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Re: 2821bis-03

2007-04-27 01:42:09

On Fri, 27 Apr 2007, Frank Ellermann wrote:
John C Klensin wrote:
[Frank wrote, citing the draft]
| In particular, they MUST NOT reject messages in which the
| numbers of Resent-fields do not match or Resent-to appears
| without Resent-from and/or Resent- date.

Delete this, please.  Receivers can reject whatever they don't
like.  The complete Resent-* concept is unnecessary in a world
using MIME.  If some servers try to count Resent-* blocks they
are mad.  But that's IMO a harmless madness, not a MUST NOT.

Changes an explicit DRUMS decision... needs a stronger argument
than your sense of taste, IMO.

IMO it needs a justification why that's relevant if you keep it,
for a specific MUST NOT after a general SHOULD NOT it has to be
important.  You can't enumerate and forbid all cases of dubious
reject decisions.  Something might be special with the Resent-*
case, and I've just no idea what this could be.

My recall from DRUMS of this and some of the other "MUST NOT reject
for <some reason>" was that they involved situations that were
always intended to be valid but that had been often misunderstood
by implementors, such that DRUMS decided to make a strong statement
that those cases were indeed valid and that systems that reject
messages because the implementor thought they weren't are broken

So, what was special with the Resent-* case was that there *were*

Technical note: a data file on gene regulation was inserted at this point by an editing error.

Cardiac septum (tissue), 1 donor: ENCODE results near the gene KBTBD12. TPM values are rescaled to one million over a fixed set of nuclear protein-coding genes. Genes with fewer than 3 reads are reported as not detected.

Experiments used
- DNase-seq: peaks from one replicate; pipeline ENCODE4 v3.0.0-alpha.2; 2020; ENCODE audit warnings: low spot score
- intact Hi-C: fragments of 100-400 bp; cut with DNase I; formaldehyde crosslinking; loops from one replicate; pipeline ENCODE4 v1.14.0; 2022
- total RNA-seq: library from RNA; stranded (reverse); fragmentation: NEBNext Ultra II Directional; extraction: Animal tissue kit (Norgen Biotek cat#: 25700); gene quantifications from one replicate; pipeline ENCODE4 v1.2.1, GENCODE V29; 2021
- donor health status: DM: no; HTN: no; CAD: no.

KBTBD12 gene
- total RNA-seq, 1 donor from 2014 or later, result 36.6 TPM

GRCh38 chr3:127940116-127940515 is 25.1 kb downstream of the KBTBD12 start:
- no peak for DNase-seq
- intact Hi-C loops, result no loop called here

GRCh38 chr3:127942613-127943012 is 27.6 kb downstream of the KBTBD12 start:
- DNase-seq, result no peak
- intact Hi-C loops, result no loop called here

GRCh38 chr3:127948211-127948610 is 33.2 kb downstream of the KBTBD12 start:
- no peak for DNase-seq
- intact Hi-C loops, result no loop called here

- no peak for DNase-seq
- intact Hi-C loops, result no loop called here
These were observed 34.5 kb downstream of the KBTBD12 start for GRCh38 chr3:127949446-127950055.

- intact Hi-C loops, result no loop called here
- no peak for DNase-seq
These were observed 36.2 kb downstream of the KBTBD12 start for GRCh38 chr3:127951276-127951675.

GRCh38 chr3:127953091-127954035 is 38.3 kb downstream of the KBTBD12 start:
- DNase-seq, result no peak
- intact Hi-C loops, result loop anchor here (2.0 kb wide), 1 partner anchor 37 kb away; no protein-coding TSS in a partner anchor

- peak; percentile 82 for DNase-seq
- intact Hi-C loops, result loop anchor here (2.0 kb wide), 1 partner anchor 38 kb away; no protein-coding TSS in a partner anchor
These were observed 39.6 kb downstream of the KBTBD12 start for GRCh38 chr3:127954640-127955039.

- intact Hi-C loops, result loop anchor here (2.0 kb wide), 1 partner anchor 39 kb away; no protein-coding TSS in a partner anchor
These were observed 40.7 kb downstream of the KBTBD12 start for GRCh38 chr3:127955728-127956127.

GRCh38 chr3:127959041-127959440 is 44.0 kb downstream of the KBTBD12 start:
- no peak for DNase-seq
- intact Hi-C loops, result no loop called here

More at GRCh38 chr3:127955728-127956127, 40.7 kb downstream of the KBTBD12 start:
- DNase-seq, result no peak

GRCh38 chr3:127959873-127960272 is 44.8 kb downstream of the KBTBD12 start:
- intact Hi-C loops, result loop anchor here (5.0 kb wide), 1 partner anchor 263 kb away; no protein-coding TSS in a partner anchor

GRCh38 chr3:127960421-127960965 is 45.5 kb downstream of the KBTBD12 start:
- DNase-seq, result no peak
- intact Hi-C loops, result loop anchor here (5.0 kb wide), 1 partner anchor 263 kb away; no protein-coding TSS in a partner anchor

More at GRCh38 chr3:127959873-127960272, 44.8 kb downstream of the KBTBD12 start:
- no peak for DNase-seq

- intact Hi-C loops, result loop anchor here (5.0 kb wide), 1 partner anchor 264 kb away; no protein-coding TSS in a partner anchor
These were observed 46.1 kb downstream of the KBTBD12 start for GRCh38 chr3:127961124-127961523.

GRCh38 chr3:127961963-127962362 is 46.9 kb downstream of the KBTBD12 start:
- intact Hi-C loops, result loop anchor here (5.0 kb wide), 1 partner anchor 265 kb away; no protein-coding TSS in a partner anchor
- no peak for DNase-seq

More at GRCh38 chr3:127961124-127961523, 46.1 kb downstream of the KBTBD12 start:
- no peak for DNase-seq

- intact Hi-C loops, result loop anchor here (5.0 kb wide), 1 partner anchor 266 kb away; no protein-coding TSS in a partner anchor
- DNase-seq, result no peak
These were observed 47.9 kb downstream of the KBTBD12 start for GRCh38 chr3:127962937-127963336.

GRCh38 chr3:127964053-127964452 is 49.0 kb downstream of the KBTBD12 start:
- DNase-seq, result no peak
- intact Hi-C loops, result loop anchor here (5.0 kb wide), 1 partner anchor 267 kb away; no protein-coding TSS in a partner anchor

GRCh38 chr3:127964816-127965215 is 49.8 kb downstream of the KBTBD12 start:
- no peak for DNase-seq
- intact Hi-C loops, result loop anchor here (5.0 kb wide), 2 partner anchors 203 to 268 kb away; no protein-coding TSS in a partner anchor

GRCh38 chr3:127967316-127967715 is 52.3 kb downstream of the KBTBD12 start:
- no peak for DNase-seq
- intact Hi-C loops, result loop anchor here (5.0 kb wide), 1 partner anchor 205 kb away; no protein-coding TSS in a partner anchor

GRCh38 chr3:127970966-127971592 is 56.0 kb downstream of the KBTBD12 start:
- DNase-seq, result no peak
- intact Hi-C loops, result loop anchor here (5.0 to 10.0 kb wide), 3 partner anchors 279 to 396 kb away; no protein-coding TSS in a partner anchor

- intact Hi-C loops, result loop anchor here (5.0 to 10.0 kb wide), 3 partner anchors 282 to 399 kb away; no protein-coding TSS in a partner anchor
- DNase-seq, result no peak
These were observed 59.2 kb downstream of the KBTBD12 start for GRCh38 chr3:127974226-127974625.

known examples of implementors screwing up and rejecting because
they thought that a message with a Reject-To but no Reject-Date,
or something similar, was invalid.  This was an area of 822/821
that was more murky than most, so it was called out.  Perhaps 2821
has done its job of clarification and implementors are no longer
falling into that trap, but if so, it may be the very strength of
the MUST NOT that has been getting the point across.

<leaving direct topic....>

Just because a system may reject messages for whatever policy reasons
it chooses doesn't mean we don't want to exert strong pressure to
keep the avenues of SMTP operation and extension open.  Is a site
that rejects all messages containing "unknown" header fields within
its rights to do so?  Of course.  They may be idiots, but they're
only hurting themselves.  Is an implementation that always behaves
that way conforming?  No, it's broken, and we really don't want
such an implementation to get into widespread use.

(This exact sort of thing is a major problem at other layers; think
DNS record types vs nameserver support, or TCP reserved bits vs

Philip Guenther

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